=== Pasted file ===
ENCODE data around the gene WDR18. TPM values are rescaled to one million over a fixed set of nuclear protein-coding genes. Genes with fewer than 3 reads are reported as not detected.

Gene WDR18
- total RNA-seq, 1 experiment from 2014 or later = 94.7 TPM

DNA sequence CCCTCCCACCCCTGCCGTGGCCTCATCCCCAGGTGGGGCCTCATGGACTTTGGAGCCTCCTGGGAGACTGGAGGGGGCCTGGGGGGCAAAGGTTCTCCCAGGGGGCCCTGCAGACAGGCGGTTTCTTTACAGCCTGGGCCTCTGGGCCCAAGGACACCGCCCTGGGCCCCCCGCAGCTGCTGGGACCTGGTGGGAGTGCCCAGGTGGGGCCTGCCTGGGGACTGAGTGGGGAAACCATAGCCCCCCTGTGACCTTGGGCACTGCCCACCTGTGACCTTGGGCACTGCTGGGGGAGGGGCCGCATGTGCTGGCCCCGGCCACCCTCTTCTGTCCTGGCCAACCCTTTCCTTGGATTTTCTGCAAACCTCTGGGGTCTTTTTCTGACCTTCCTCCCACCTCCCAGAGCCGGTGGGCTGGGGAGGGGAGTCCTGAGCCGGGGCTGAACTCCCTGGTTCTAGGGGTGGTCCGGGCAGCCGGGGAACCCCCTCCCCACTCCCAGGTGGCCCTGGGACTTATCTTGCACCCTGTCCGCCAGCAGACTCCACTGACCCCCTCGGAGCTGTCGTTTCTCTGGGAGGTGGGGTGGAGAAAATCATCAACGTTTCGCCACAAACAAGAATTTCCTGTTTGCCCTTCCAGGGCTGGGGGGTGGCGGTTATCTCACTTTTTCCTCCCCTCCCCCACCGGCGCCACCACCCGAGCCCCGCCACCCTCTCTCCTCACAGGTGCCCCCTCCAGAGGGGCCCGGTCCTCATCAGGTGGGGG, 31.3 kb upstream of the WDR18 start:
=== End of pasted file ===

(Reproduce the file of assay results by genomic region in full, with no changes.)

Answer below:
ENCODE data around the gene WDR18. TPM values are rescaled to one million over a fixed set of nuclear protein-coding genes. Genes with fewer than 3 reads are reported as not detected.

Gene WDR18
- total RNA-seq, 1 experiment from 2014 or later = 94.7 TPM

DNA sequence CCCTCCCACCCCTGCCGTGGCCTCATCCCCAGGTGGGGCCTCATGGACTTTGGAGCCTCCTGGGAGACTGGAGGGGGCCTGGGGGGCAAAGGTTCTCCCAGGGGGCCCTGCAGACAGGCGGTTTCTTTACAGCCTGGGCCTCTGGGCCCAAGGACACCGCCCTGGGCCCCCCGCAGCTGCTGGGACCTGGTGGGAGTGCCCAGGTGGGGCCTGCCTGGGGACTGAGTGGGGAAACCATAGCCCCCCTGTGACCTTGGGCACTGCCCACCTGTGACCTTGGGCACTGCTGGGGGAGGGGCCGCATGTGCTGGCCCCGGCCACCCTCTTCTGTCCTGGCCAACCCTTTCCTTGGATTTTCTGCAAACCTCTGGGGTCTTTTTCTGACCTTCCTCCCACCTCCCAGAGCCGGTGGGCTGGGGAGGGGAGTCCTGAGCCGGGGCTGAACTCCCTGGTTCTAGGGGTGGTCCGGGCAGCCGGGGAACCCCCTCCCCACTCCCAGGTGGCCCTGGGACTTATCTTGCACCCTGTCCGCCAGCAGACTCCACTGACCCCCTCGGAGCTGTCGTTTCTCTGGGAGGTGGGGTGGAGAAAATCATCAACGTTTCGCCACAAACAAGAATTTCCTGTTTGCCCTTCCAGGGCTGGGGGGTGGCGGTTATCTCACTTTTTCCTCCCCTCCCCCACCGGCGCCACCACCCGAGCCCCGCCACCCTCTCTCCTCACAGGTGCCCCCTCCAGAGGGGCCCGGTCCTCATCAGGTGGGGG, 31.3 kb upstream of the WDR18 start: